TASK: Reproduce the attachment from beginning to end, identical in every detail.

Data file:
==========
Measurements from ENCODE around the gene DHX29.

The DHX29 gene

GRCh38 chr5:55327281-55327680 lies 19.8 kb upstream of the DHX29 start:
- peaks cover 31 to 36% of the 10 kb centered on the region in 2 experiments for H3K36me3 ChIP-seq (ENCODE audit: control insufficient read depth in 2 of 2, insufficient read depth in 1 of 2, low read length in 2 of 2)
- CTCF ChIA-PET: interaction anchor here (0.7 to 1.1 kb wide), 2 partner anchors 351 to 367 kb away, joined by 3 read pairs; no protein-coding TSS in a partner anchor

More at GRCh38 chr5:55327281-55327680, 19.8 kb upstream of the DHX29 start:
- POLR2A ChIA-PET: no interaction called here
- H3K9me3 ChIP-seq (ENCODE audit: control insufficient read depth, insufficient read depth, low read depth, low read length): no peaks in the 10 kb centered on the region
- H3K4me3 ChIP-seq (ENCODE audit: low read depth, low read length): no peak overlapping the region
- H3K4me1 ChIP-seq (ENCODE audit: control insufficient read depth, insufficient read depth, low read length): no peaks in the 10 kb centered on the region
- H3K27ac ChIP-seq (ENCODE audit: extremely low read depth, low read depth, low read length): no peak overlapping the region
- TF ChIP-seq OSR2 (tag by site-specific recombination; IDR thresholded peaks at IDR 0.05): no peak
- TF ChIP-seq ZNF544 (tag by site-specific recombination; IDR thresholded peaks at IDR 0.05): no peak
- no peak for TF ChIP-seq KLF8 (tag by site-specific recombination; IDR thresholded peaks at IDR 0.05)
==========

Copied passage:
Measurements from ENCODE around the gene DHX29.

The DHX29 gene

GRCh38 chr5:55327281-55327680 lies 19.8 kb upstream of the DHX29 start:
- peaks cover 31 to 36% of the 10 kb centered on the region in 2 experiments for H3K36me3 ChIP-seq (ENCODE audit: control insufficient read depth in 2 of 2, insufficient read depth in 1 of 2, low read length in 2 of 2)
- CTCF ChIA-PET: interaction anchor here (0.7 to 1.1 kb wide), 2 partner anchors 351 to 367 kb away, joined by 3 read pairs; no protein-coding TSS in a partner anchor

More at GRCh38 chr5:55327281-55327680, 19.8 kb upstream of the DHX29 start:
- POLR2A ChIA-PET: no interaction called here
- H3K9me3 ChIP-seq (ENCODE audit: control insufficient read depth, insufficient read depth, low read depth, low read length): no peaks in the 10 kb centered on the region
- H3K4me3 ChIP-seq (ENCODE audit: low read depth, low read length): no peak overlapping the region
- H3K4me1 ChIP-seq (ENCODE audit: control insufficient read depth, insufficient read depth, low read length): no peaks in the 10 kb centered on the region
- H3K27ac ChIP-seq (ENCODE audit: extremely low read depth, low read depth, low read length): no peak overlapping the region
- TF ChIP-seq OSR2 (tag by site-specific recombination; IDR thresholded peaks at IDR 0.05): no peak
- TF ChIP-seq ZNF544 (tag by site-specific recombination; IDR thresholded peaks at IDR 0.05): no peak
- no peak for TF ChIP-seq KLF8 (tag by site-specific recombination; IDR thresholded peaks at IDR 0.05)